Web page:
We have more to tell you.
If you're wondering, that's why we redesigned and launched a new NPR home page today. We have stories that need more space to breathe, and you deserve a more vivid picture of the world.
We liked our old home pages, on desktop and mobile, and those pages worked well. But they had their limitations. On desktops and tablets, our old newspaper-like design told you our seriousness of purpose and conveyed the range of our news and cultural sections. On phones, our page was quick and headline-driven.
But no one ever tuned into NPR wanting just headlines in boxes.
You've always come to NPR because you want more. You've told us so. You want context, clarity and engagement with the world. You want journalism that cuts through the headline haze and realizes life's complexities and joys. You want reporting and storytelling you can't forget. Our new home page strives to better connect you to those stories.
Outside the Box
The new page allows us to break from the old boxes and highlight what's valuable and different about each story. We still give you a quick view of the top of the news, but for our most distinctive coverage, we now have the time and space to deliver you audio, images and video that are critical to understanding the news. We can bring more voices and nuance, an experience much more like what you've always heard on air.
A Page With Real Connections
Beyond the moment's stories, the new home page aims also to connect you with your community and interests. At the top of the page, there's easy access to your NPR Member Station's site and live stream. If you want to change stations, that's simple too. Throughout the page, we provide navigation that gives you deep access to our programs and topical coverage. At the bottom of the page, you can load more stories from any of our major sections.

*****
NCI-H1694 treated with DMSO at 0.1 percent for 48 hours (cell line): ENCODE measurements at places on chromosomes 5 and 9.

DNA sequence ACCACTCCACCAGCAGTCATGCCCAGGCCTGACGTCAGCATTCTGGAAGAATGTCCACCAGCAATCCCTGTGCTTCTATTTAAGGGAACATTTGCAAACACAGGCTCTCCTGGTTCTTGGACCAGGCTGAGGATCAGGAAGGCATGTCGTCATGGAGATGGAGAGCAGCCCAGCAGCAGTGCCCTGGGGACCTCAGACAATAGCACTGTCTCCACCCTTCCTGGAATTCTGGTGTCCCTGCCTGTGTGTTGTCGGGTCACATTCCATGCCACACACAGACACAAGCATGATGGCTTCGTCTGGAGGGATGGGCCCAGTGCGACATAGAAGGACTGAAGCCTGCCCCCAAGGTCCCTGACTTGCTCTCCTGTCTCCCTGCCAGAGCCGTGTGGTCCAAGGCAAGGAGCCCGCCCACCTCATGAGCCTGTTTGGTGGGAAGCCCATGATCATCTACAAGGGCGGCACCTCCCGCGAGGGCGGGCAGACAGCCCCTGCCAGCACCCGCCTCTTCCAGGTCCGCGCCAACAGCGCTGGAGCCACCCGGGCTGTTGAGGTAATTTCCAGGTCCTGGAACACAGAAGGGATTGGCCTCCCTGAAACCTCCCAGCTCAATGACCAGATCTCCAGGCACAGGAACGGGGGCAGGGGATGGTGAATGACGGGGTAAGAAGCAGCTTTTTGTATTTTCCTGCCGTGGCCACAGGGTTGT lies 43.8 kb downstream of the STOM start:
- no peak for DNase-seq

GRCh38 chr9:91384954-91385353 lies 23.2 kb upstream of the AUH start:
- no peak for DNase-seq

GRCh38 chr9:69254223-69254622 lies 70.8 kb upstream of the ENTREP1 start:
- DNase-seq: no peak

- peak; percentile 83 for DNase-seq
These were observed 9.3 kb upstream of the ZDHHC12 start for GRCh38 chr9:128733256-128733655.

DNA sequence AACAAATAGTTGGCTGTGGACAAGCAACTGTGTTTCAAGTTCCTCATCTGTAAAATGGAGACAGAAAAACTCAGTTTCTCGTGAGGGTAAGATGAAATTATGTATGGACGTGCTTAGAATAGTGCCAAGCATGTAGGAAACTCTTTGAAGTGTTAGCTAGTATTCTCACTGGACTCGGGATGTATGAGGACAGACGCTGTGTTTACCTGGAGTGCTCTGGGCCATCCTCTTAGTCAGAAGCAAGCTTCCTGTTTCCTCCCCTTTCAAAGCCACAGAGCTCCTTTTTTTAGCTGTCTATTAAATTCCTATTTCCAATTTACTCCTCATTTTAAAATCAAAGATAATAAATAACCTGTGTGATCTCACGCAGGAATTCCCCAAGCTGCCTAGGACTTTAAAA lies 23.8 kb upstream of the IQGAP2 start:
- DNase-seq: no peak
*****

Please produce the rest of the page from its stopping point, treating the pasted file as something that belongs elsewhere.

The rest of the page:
Responsive Design Adjusts to Any Screen Size
Perhaps best of all, you can enjoy this experience however you access NPR digitally. We no longer have one home page for mobile and another for desktop. The new home page is "responsive," automatically optimizing its design and features uniquely for your phone, tablet, laptop or widescreen. Our home page FAQ explains more.
Your Feedback Gave Us Direction
All of these changes are significant, and we owe many thanks to you, our public-media audience and supporters, for the push forward. Your feedback and clicks have led us in new directions. Your testing has helped us develop and refine new digital experiences like this one. We plan to continue the evolution, so we welcome your comments, emails and tweets of feedback.
With this new home page, we endeavor to exceed your expectations, on whatever screen you use. Remarkable stories emerge each day in the news, and we look forward to delivering them in this new experience.
The world is too interesting a place to put into boxes.
Scott Montgomery is managing editor of NPR Digital News. Zach Brand is vice president of NPR Digital Media. Patrick Cooper is senior product manager of NPR.org.